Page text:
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Class A reservists that need help

Canadian.Trucker

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Recently I was talking with some of the guys that were in my Platoon overseas.  As we talked more and more I found that some of them were struggling since returning home.  I asked if they had sought help or at least looked into what services could be provided for them, or if I could do it for them to help them.  Some had looked into it, others had actually gone to the closest base and sought medical attention. 

In one particular case after meeting with a social worker one of my guys was told "here is a list of therapists/psychologists in your area and they have reasonable payment plans."

I'm going to be personally digging into this more, but from what I have seen so far the support for our Class A reservists is absolutely deplorable.  If you're not on a contract greater than 180 days or are not RegF then the support given is literally next to nothing unless you're willing to pay for it out of your own pocket.

Why would this even be considered at any level as okay?  Soldiers go overseas and serve, and when they come back they are just forgotten about.  If anyone has any information that they could give I would greatly appreciate it so I can help some of my guys through this difficult time.  I am aware of the OSISS - Peer Support Network system, but I also wanted to try and find out what else there is in the CF medical world.

Thanks.
 

Jarnhamar

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Canadian.Trucker said:
so far the support for our Class A reservists is absolutely deplorable.  If you're not on a contract greater than 180 days or are not RegF then the support given is literally next to nothing unless you're willing to pay for it out of your own pocket.

Why would this even be considered at any level as okay?  Soldiers go overseas and serve, and when they come back they are just forgotten about.

I've found this to be true as well.

My advice is to start a paper trail.  Email your padre and chain of command. That may not solve the problems but people are much less hesitant to write off someones concerns when it leaves a paper trail.

 

dapaterson

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The CF medical system is supposed to provide follow-on care for injuries (physical or other) that occur on deployment, regardless of whether the individual in on class A, B or C following their deployment.

I agree that the issue has to be documented, but contact the local military health clinic and outline that the individual requires treatment from a condition arising from deployment.
 

charlesm

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The best I can say is get the CoC involved. There are more programs than you expect plus you can get discomp pay as well. Both take a lot of work usually by the Adjt, but well worth the effort. Things in the CF tend to work better if you have your CoC support then if you try it on your own!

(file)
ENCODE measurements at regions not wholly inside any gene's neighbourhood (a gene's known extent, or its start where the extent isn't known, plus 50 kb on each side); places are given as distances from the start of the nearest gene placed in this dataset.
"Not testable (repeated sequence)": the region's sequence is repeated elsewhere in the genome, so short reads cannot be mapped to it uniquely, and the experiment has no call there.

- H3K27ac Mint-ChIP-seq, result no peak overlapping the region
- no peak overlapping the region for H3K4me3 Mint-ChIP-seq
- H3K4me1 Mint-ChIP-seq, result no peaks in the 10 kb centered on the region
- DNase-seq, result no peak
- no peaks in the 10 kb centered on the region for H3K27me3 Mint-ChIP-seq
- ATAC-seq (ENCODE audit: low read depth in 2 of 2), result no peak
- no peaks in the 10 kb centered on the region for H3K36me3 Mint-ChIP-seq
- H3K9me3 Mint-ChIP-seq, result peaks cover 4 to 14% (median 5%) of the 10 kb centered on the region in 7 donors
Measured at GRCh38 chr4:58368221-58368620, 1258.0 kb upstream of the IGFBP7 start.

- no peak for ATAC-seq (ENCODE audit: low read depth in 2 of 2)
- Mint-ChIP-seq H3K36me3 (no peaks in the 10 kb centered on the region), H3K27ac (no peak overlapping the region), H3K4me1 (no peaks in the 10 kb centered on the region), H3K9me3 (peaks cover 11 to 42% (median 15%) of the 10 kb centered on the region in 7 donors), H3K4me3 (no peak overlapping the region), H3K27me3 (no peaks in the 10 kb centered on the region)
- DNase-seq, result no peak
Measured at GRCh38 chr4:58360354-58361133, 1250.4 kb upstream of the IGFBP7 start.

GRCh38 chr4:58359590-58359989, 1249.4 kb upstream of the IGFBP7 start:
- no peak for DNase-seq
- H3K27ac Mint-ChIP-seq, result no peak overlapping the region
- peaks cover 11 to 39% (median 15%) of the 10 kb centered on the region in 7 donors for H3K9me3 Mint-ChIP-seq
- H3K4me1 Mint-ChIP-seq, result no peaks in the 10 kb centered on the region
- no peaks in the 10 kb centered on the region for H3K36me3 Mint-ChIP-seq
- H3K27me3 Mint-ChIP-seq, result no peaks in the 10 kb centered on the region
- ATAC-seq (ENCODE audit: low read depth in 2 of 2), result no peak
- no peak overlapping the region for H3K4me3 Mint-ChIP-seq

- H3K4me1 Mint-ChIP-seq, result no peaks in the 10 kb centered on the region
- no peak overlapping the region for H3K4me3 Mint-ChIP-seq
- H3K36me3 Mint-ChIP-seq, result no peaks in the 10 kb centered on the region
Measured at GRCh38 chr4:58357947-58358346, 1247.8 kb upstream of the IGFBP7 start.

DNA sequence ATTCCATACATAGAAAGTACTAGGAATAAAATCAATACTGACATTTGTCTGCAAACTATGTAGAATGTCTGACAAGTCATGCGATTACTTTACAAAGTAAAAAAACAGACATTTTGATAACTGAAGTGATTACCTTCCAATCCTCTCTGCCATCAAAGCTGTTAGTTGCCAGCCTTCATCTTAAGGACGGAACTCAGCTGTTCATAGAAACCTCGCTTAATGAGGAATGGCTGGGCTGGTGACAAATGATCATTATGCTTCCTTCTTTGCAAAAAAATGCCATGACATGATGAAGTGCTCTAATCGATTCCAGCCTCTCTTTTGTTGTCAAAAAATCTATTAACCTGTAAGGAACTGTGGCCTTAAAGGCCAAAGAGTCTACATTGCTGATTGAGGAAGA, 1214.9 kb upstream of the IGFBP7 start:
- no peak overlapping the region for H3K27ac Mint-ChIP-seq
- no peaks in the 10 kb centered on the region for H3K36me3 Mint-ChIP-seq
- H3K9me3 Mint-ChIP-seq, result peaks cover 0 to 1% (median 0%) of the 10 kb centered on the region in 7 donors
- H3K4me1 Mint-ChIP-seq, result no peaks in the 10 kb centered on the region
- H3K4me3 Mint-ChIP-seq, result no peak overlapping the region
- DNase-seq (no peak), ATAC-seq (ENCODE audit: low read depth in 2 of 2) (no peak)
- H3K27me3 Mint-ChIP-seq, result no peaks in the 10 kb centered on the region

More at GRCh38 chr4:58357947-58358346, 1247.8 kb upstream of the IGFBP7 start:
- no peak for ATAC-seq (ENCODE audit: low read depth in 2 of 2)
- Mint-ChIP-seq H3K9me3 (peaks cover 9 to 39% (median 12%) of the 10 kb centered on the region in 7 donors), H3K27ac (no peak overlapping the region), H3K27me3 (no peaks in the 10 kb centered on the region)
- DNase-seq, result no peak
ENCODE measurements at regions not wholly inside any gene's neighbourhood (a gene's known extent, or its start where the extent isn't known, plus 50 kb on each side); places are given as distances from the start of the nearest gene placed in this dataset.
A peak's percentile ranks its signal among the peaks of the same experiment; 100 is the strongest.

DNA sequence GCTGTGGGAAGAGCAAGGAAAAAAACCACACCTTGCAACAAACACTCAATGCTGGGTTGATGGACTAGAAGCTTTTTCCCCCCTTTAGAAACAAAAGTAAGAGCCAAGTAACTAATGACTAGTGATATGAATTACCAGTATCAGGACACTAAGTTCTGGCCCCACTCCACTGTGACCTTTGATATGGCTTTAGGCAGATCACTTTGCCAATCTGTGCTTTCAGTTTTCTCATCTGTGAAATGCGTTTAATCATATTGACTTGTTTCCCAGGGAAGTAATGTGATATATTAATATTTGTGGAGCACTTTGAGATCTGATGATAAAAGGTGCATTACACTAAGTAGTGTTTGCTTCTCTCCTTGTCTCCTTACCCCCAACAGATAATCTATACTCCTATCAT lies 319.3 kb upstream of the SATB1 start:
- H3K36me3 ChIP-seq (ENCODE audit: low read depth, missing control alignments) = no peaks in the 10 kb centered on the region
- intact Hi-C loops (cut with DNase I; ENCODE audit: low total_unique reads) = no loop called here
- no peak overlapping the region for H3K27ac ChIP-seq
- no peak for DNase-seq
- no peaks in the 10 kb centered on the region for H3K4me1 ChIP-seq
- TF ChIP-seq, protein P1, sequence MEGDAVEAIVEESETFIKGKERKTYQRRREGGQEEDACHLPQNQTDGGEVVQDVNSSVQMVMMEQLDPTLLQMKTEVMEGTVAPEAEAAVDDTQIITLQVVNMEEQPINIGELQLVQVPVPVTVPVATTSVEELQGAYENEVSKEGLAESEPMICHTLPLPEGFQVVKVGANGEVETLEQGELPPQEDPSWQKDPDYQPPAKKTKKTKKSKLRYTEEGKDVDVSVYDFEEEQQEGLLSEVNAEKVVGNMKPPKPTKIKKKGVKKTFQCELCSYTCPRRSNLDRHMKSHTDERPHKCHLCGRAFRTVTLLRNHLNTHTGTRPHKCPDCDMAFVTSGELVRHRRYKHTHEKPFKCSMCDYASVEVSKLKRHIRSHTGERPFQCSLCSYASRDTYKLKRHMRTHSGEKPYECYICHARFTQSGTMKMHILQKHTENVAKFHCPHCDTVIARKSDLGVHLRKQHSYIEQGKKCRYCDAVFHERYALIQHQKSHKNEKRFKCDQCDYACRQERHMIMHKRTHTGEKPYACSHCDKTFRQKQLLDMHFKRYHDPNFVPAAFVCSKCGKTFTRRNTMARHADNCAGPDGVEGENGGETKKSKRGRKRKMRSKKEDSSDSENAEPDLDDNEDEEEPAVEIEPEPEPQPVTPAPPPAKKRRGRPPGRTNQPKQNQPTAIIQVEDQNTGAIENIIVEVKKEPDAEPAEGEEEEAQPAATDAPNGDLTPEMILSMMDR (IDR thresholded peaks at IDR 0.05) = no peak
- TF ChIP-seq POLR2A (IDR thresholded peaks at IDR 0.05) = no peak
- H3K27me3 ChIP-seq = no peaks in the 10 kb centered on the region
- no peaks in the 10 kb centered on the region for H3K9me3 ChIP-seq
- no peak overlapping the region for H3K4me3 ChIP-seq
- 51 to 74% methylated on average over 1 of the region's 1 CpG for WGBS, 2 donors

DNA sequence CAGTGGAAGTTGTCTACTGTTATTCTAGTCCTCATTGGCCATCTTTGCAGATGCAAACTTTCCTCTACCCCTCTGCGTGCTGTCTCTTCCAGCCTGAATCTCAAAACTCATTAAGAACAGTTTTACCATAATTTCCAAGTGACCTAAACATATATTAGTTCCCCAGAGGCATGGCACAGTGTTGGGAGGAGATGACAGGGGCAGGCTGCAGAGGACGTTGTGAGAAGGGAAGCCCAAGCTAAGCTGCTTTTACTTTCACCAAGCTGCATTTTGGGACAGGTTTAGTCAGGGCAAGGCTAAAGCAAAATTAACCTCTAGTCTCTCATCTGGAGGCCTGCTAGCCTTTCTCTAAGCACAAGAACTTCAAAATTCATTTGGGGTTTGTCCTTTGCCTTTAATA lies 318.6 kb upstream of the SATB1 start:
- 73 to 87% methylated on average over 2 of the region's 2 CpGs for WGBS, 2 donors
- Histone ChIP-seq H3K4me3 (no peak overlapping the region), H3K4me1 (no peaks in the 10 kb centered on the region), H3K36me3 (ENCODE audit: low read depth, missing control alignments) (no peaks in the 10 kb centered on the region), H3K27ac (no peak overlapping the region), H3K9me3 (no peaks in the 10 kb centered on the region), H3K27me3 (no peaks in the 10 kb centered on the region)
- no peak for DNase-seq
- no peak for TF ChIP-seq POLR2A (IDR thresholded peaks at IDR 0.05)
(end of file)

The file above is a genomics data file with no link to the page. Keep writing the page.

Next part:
Every Area/Unit is different, we have a Cas coord every month and this includes those that have signed CF98, injured on courses and those that have found injuries after coming back from tour. We run a welfare program and pick experienced MCpl/WO who people will go and talk to, these people will then start the paperwork to get the member the right help from the right people.

The biggest thing is not to let your soldiers fade away but to engage them in conversation so you know when something is wrong, then get them help.

 

Canadian.Trucker

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He's getting treatment, but it's currently from a doctor that works on the base he went to that simply volunteered their time for free to treat him.

I know of reservists that have treatment that extends beyond their post-deployment leave and is covered, but in this situation the soldier didn't identify the problem right away and is not putting his hand up approximately 1.5 years after his Class C ended.  So this might be why he's not getting immediate help.

I suppose I just feel that anything stemming from a deployment or military service should be taken care of, even if it requires the usual confirmation it is attributable to military service, but simply telling a soldier "you can get help, but you will have to pay for it" doesn't cut the mustard with me.

charlesm said:
The best I can say is get the CoC involved. There are more programs than you expect plus you can get discomp pay as well. Both take a lot of work usually by the Adjt, but well worth the effort. Things in the CF tend to work better if you have your CoC support then if you try it on your own!